If the above math is correct, Iran is building two Shiite military forces numbering a combined 130,000 to 150,000 men with one force in Syria and the other in northern Iraq. These forces are allied to the Iraqi national army forces, Syrian forces and Russian forces in the region. Their objective is to eventually join forces and create a land connection between the Iranian-backed forces in Iraq and the Iranian-backed forces in Syria so Iran can directly supply their Shiite proxy forces inside Syria such as Hezbollah. If this connection is created, Iran will be able to send large numbers of tanks, artillery, planes, and fighting units directly from Iran and Iraq right up to the Israeli, Jordanian and Saudi borders. This would put Iran in a very advantageous position for “wiping Israel off the map,” a goal shared by Hezbollah. Iran would also be able to split the Sunni nations in the region in two halves with Turkey and the Kurds to the north and the Saudis and Jordanians to the south. This Iranian goal is not likely to go unchallenged by either these nations or Israel, so the Iranian goal could trigger a major war in the Mideast. Turkey’s sending its military forces into northern Syria may also be intended to place an easily-reinforced Sunni blocking force between the two Iranian pincers that are trying to link up in the Mideast.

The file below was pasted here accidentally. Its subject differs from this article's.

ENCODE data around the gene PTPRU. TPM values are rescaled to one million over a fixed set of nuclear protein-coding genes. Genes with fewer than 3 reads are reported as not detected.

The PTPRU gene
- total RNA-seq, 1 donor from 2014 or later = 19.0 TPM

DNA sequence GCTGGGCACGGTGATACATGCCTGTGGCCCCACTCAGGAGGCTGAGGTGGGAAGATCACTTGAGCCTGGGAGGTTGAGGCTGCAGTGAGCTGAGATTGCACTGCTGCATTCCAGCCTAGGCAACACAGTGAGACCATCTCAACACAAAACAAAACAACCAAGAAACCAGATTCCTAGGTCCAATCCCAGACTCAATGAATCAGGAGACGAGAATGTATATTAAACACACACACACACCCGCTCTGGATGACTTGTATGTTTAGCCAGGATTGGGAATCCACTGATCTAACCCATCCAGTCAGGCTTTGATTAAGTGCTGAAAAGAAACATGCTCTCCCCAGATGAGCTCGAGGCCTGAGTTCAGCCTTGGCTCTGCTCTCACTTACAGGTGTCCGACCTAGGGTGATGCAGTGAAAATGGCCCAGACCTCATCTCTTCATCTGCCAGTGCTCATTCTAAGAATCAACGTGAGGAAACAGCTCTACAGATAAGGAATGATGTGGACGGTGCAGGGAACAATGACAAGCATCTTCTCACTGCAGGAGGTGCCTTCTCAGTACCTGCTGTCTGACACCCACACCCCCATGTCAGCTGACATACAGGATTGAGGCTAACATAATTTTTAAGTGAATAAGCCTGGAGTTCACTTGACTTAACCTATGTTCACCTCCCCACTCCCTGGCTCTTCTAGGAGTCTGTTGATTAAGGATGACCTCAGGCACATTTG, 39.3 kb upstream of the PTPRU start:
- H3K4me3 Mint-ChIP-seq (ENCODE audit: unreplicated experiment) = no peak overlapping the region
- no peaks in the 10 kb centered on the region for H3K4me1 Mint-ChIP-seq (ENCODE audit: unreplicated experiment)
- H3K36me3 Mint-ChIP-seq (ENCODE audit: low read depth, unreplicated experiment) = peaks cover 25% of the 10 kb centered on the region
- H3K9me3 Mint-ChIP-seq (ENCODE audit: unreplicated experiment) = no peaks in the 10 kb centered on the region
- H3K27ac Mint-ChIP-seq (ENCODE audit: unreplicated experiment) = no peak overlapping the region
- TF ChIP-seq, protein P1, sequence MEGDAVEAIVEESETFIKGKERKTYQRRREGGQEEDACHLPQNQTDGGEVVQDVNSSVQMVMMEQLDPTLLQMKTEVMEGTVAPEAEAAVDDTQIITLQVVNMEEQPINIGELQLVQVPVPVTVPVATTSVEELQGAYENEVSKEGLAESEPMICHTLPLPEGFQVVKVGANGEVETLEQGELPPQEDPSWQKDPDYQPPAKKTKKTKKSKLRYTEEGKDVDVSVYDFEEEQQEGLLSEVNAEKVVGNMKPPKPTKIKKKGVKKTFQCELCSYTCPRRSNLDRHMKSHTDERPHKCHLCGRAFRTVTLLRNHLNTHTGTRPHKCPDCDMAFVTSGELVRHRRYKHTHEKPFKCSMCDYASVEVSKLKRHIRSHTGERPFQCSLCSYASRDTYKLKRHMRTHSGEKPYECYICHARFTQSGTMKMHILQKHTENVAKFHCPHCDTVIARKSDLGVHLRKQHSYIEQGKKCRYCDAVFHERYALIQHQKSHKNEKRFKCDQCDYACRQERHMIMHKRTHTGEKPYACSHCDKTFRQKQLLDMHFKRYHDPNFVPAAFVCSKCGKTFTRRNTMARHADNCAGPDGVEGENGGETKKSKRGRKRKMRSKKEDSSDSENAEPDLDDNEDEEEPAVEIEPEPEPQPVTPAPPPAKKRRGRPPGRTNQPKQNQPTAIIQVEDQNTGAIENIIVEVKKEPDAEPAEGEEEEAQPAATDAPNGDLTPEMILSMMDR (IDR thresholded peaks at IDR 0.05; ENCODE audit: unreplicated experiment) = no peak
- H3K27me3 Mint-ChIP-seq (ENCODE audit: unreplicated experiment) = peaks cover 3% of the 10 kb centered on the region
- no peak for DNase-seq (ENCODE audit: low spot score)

The US seems remarkably clueless about all this as the US still orders its warplanes to support the Shiite-backed fighters in the region around Mosul. This does act to weaken ISIS, but it also puts the US in the position of using its resources to dislodge ISIS from Mosul so the Shiite forces don’t have to work as hard.

The feckless policies of the Obama administration have aided Iranian efforts all over the Mideast. President-elect Trump has pledged to “rip up” the US-Iranian nuclear agreement as it favors Iran so heavily (Trump is quite right, in my view). Trump has also pledged to get rid of ISIS quickly. To do this, he needs allies. I think he will have them if he reestablishes the traditional US alliance with Sunni nations in the region and backs them against Iran’s interests. The anti-Iranian Sunnis are, I believe,¬†understandably dispirited due to Obama’s inadvertent or intentional pro-Iranian actions. Trump has pledged to be very pro-Israeli and that means he will also have to be very anti-Iranian. Trump will have major challenges in the Mideast, but he does have allies to rally into a strong alliance if strong US leadership is demonstrated.

All the above are consistent with the prophecy of Ezekiel 38-39 that the latter days would see two major rival world alliances: (A) the Gog-Magog alliance led by Russia, China and Iran and (B) the second led by the modern nations of the ten tribes of Israel and their allies. The latter alliance is composed of the USA and many western nations, the Israelis, the Sunni Arabs (who are also descendants of Abraham via Ishmael), Japan, South Korea, increasingly India and other Southeast Asian nations fearful of China. These identifications are copiously documented in my books and in articles and audio messages on my website. What we are seeing in the Mideast is the jockeying for position and advantage between these two alliances. During the Obama administration, the USA was often acting against its own and its allies’ interests. That gave Iran and Russia a field day to pursue their interests in the Mideast. Under President Trump, expect the USA to start aggressively pursuing its (and its allies’) interests in the region again.